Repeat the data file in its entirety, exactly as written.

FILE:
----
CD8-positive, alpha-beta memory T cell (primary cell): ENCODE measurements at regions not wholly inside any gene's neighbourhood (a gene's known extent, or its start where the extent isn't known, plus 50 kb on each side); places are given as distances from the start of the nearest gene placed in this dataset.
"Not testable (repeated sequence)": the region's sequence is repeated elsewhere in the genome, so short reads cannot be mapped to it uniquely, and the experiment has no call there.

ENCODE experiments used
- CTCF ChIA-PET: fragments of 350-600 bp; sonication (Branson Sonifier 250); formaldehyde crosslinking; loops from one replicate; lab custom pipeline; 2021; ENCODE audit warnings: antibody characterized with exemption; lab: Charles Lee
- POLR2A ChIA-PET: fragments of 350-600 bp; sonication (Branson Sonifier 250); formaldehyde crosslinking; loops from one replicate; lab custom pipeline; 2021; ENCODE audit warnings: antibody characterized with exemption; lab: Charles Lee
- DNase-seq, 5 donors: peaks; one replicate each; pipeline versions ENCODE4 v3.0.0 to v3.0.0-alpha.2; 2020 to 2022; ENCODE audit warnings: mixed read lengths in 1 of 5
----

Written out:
CD8-positive, alpha-beta memory T cell (primary cell): ENCODE measurements at regions not wholly inside any gene's neighbourhood (a gene's known extent, or its start where the extent isn't known, plus 50 kb on each side); places are given as distances from the start of the nearest gene placed in this dataset.
"Not testable (repeated sequence)": the region's sequence is repeated elsewhere in the genome, so short reads cannot be mapped to it uniquely, and the experiment has no call there.

ENCODE experiments used
- CTCF ChIA-PET: fragments of 350-600 bp; sonication (Branson Sonifier 250); formaldehyde crosslinking; loops from one replicate; lab custom pipeline; 2021; ENCODE audit warnings: antibody characterized with exemption; lab: Charles Lee
- POLR2A ChIA-PET: fragments of 350-600 bp; sonication (Branson Sonifier 250); formaldehyde crosslinking; loops from one replicate; lab custom pipeline; 2021; ENCODE audit warnings: antibody characterized with exemption; lab: Charles Lee
- DNase-seq, 5 donors: peaks; one replicate each; pipeline versions ENCODE4 v3.0.0 to v3.0.0-alpha.2; 2020 to 2022; ENCODE audit warnings: mixed read lengths in 1 of 5